NCCI Sees Continued Deterioration In Workers' Compensation Market
The National Council on Compensation Insurance, Inc. ("NCCI") has issued its annual "State of the Line" study which analyzes the entire workers' compensation market "from the implications of the overall economic environment, to current and expected industry conditions, to political considerations and more."(1)
Unfortunately, the report isn't good:
…our analysis this year shows that conditions in the workers’ comp industry continue to deteriorate. The line continues to experience an ever-lengthening list of challenges, including poor underwriting results, declining (albeit more slowly) premiums, an uptick in claim frequency, and an uncertain regulatory and inflationary climate.(2)
The reserve position of private workers' compensation insurers continued to decline in 2010, sinking another $1 billion since 2009 to an estimated total deficiency of $10 billion, according to the NCCI.(3)
In what it calls a "singularly distressing development," the NCCI reports that, in 2010, the workers' compensation industry has seen an estimated 9% increase in lost-time claims frequency after 12 uninterrupted years of lost-time claim-frequency decreases in NCCI states nationwide.
In somewhat more encouraging news, the "precipitous declines" in net-written premium for workers' compensation experienced by private carriers in the last few years appear to have slowed in 2010. Net-written premium for workers' compensation declined only 1.3% for private carriers in 2010, compared to a 20% decline from 2007 to 2009.
While workers' compensation insurance rates continued to decline in many parts of the country, the NCCI suggests that this trend could be turning around based on filed increases in loss costs/rates for the 2010/2011 filing cycle.
The NCCI notes a number of external forces on the workers' compensation industry, including what unknown residual impact the Patient Protection and Affordable Care Act ("PPACA") may have, as well as other regulatory concerns, such as the following:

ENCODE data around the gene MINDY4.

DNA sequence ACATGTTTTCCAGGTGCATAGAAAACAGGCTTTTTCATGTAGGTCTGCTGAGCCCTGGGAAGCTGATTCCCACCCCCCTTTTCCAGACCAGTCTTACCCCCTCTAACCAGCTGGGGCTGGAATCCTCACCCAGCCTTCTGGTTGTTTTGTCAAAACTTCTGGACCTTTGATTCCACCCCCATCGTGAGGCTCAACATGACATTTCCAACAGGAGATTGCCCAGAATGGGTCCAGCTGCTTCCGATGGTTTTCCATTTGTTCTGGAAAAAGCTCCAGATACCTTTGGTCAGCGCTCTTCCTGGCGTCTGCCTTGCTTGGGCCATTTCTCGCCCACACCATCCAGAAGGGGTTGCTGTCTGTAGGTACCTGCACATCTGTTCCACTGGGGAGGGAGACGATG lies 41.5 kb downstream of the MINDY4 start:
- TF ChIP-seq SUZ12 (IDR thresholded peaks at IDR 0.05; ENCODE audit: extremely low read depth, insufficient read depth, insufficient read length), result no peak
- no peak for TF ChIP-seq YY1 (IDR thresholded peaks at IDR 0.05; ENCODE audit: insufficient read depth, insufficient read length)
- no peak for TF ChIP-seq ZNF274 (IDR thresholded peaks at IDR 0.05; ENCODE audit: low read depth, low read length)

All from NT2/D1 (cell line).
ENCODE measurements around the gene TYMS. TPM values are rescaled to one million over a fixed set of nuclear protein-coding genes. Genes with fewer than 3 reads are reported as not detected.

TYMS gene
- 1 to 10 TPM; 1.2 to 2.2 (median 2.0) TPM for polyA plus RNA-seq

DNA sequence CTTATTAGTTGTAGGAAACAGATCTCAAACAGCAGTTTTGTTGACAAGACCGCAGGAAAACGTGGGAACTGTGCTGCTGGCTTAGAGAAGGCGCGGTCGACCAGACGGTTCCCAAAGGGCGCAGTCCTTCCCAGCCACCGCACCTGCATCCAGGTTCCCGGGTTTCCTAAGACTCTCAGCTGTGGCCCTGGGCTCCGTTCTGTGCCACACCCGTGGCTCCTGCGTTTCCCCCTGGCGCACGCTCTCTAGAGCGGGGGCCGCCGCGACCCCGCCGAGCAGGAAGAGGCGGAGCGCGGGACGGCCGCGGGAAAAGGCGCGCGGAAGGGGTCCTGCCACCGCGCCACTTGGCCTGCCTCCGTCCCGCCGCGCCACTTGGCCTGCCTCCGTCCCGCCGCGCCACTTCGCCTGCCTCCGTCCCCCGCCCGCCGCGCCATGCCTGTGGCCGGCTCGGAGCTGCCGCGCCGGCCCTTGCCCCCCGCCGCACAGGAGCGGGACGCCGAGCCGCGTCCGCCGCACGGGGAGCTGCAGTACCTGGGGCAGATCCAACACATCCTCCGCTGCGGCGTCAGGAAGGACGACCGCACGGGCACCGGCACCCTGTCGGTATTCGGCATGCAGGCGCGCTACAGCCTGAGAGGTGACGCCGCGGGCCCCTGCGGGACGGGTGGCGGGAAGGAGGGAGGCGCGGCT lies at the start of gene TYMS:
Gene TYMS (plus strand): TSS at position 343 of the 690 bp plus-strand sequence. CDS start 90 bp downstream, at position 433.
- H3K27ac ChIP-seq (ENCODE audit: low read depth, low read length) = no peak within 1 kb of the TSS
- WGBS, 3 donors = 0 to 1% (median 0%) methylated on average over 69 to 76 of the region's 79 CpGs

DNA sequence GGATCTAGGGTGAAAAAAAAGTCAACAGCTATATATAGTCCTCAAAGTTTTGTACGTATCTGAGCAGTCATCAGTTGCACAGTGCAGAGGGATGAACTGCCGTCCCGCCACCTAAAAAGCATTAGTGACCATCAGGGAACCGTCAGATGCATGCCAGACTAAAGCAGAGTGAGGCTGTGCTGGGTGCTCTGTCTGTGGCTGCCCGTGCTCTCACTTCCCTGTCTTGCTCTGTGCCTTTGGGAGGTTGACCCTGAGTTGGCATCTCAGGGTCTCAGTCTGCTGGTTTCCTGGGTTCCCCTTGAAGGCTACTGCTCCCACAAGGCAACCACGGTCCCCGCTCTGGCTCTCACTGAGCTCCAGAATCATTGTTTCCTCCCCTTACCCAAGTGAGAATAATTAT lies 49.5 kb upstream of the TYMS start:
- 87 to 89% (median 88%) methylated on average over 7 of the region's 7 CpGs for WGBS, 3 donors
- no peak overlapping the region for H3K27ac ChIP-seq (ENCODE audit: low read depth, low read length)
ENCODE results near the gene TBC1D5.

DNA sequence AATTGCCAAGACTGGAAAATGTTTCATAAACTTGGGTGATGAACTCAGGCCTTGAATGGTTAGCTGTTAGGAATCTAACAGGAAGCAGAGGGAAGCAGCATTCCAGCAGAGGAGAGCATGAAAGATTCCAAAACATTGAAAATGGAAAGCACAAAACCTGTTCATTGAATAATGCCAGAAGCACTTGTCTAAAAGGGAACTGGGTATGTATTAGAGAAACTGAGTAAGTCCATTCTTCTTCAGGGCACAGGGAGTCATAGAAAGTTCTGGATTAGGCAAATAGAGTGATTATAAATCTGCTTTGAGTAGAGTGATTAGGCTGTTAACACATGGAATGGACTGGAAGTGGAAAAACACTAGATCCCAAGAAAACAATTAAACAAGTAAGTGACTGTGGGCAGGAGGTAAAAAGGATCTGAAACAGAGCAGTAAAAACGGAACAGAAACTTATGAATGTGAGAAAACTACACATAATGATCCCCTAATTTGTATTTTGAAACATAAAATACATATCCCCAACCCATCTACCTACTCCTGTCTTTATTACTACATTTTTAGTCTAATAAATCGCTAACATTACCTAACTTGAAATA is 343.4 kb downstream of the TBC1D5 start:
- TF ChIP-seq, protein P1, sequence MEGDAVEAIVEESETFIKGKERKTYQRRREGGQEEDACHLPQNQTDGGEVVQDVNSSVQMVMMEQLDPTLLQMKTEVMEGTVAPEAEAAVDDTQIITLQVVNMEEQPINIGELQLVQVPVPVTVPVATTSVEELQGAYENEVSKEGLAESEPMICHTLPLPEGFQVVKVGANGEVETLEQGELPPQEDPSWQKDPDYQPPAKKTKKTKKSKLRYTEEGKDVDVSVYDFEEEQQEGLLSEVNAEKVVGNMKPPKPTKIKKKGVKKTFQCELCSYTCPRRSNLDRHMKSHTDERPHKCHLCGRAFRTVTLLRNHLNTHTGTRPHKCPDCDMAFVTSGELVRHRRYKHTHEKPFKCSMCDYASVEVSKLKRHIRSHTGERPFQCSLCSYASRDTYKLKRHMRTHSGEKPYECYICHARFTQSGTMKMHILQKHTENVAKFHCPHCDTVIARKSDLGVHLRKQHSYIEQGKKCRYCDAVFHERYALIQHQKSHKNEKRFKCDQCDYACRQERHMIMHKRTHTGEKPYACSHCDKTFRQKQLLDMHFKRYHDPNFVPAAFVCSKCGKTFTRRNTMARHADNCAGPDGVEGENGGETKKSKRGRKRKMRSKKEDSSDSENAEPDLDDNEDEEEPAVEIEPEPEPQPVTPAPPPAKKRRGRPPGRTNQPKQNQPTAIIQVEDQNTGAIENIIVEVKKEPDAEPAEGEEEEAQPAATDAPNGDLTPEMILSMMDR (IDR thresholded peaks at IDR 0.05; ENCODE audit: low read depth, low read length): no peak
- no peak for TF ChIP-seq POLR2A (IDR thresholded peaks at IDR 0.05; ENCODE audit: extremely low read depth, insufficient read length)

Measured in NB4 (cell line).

The federal government also continues to erect its Federal Insurance Office and the Financial Stability Oversight Council, both entities that may ultimately make recommendations that affect the way that insurance markets in the United States are regulated. With some elements of the government calling for an increase in federal oversight and regulation of insurance, all system participants will be keeping a close eye on developments in the months to come.(4)
Medical-cost containment could be crucial to the workers' compensation insurance industry as a growing percentage of workers' compensation payments are going to medical expenses instead of replacement wages. Some suggest that the industry could see as much as 70% of the comp-claims dollar going to pay medical expenses.(5)
With PPACA looming over the industry and the ballooning costs of workers' compensation medical expenses, some have even suggested that the continued revamping of the health insurance system could eventually absorb the health insurance elements of workers' compensation. If PPACA or its progeny expand to cover workers' compensation medical costs, the future of a replacement wage-only workers' compensation industry is questionable.
The workers' compensation market faces other threats as well, including the ever-present risk of terrorism and the specter of new occupational exposures from emerging technologies.(6)
Additionally, the current trend of an increasingly older-and-aging workforce presents significant problems of its own, including increased severity of claims and potentially higher administrative costs as Medicare Secondary Payor issues become more common.
Finally, the "epidemic proportions" of obesity in the workforce is likely to continue to increase claims frequency and medical expenses.(7)
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